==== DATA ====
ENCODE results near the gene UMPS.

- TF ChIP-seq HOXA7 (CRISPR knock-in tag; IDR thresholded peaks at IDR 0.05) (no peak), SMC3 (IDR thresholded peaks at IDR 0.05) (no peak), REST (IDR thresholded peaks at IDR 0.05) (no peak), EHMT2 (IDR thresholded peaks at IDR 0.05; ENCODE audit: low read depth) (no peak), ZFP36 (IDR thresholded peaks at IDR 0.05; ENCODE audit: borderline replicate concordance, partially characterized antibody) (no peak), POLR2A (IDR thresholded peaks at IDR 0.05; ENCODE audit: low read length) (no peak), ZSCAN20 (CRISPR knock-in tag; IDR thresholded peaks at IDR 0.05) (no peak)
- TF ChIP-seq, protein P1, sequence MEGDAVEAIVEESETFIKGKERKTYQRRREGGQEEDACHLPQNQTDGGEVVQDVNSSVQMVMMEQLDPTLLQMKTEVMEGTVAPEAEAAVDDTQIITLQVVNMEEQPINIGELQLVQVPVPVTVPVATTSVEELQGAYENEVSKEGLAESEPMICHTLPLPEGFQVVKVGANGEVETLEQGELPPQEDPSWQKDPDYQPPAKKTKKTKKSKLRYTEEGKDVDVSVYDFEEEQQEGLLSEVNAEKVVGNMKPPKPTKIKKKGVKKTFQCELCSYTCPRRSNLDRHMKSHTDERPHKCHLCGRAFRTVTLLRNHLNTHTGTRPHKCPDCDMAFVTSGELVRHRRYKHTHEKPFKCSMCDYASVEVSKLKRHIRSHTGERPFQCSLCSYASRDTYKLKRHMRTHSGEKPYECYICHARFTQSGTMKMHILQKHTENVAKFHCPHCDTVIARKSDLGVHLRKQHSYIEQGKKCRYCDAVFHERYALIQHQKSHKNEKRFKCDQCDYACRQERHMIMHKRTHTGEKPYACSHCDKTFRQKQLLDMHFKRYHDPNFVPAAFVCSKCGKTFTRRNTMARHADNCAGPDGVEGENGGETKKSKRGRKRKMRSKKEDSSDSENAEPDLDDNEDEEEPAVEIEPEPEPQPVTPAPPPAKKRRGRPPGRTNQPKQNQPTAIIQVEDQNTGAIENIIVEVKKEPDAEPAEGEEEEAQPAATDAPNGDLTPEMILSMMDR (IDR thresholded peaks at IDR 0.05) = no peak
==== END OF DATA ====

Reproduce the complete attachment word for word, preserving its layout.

ENCODE results near the gene UMPS.

- TF ChIP-seq HOXA7 (CRISPR knock-in tag; IDR thresholded peaks at IDR 0.05) (no peak), SMC3 (IDR thresholded peaks at IDR 0.05) (no peak), REST (IDR thresholded peaks at IDR 0.05) (no peak), EHMT2 (IDR thresholded peaks at IDR 0.05; ENCODE audit: low read depth) (no peak), ZFP36 (IDR thresholded peaks at IDR 0.05; ENCODE audit: borderline replicate concordance, partially characterized antibody) (no peak), POLR2A (IDR thresholded peaks at IDR 0.05; ENCODE audit: low read length) (no peak), ZSCAN20 (CRISPR knock-in tag; IDR thresholded peaks at IDR 0.05) (no peak)
- TF ChIP-seq, protein P1, sequence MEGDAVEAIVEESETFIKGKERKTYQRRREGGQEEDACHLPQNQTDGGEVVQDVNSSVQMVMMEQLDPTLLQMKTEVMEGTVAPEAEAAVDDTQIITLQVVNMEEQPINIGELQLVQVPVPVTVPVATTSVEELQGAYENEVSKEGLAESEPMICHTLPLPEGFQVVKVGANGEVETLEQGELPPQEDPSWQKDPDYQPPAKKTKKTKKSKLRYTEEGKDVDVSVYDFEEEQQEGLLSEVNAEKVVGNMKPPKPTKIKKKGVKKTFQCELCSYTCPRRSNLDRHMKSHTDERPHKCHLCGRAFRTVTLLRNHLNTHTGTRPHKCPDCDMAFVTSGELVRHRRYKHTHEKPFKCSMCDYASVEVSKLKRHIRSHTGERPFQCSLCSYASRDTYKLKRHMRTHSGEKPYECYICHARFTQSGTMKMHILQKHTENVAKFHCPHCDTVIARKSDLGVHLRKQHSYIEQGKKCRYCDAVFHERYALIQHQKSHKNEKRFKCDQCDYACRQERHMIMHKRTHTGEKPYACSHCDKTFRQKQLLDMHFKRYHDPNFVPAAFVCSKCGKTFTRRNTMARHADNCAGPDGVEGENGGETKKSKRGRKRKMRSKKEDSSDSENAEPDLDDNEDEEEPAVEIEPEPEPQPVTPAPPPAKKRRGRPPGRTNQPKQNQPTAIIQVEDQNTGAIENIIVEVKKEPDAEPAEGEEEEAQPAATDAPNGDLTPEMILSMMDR (IDR thresholded peaks at IDR 0.05) = no peak